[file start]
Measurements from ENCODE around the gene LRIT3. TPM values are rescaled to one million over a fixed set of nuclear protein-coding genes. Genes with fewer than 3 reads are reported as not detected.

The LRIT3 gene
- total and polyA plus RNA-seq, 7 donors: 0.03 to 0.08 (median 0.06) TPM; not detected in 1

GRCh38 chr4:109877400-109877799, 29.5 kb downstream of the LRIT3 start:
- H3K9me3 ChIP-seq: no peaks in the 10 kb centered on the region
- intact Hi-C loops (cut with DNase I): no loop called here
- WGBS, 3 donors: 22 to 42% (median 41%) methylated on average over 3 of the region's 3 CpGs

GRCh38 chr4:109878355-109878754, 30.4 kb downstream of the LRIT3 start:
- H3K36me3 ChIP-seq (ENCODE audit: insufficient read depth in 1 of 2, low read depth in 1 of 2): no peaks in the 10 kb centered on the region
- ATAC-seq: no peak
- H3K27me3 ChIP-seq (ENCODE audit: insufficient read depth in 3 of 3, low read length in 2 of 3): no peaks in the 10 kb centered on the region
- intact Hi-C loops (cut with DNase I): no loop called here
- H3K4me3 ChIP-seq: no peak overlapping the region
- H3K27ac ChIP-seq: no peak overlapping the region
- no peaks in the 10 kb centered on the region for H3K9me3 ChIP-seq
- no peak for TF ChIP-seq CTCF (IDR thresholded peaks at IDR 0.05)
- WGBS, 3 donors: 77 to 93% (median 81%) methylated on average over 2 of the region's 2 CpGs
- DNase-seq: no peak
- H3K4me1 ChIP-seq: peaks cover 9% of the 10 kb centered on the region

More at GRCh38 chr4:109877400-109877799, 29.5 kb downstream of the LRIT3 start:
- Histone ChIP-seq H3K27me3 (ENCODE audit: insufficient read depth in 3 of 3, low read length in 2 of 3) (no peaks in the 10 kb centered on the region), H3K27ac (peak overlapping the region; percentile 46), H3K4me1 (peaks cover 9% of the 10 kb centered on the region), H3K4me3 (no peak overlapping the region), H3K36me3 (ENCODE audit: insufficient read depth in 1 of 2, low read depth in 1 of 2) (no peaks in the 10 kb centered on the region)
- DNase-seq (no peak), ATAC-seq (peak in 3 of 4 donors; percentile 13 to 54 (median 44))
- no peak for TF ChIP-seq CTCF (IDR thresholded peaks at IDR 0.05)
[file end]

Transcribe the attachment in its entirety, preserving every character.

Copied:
Measurements from ENCODE around the gene LRIT3. TPM values are rescaled to one million over a fixed set of nuclear protein-coding genes. Genes with fewer than 3 reads are reported as not detected.

The LRIT3 gene
- total and polyA plus RNA-seq, 7 donors: 0.03 to 0.08 (median 0.06) TPM; not detected in 1

GRCh38 chr4:109877400-109877799, 29.5 kb downstream of the LRIT3 start:
- H3K9me3 ChIP-seq: no peaks in the 10 kb centered on the region
- intact Hi-C loops (cut with DNase I): no loop called here
- WGBS, 3 donors: 22 to 42% (median 41%) methylated on average over 3 of the region's 3 CpGs

GRCh38 chr4:109878355-109878754, 30.4 kb downstream of the LRIT3 start:
- H3K36me3 ChIP-seq (ENCODE audit: insufficient read depth in 1 of 2, low read depth in 1 of 2): no peaks in the 10 kb centered on the region
- ATAC-seq: no peak
- H3K27me3 ChIP-seq (ENCODE audit: insufficient read depth in 3 of 3, low read length in 2 of 3): no peaks in the 10 kb centered on the region
- intact Hi-C loops (cut with DNase I): no loop called here
- H3K4me3 ChIP-seq: no peak overlapping the region
- H3K27ac ChIP-seq: no peak overlapping the region
- no peaks in the 10 kb centered on the region for H3K9me3 ChIP-seq
- no peak for TF ChIP-seq CTCF (IDR thresholded peaks at IDR 0.05)
- WGBS, 3 donors: 77 to 93% (median 81%) methylated on average over 2 of the region's 2 CpGs
- DNase-seq: no peak
- H3K4me1 ChIP-seq: peaks cover 9% of the 10 kb centered on the region

More at GRCh38 chr4:109877400-109877799, 29.5 kb downstream of the LRIT3 start:
- Histone ChIP-seq H3K27me3 (ENCODE audit: insufficient read depth in 3 of 3, low read length in 2 of 3) (no peaks in the 10 kb centered on the region), H3K27ac (peak overlapping the region; percentile 46), H3K4me1 (peaks cover 9% of the 10 kb centered on the region), H3K4me3 (no peak overlapping the region), H3K36me3 (ENCODE audit: insufficient read depth in 1 of 2, low read depth in 1 of 2) (no peaks in the 10 kb centered on the region)
- DNase-seq (no peak), ATAC-seq (peak in 3 of 4 donors; percentile 13 to 54 (median 44))
- no peak for TF ChIP-seq CTCF (IDR thresholded peaks at IDR 0.05)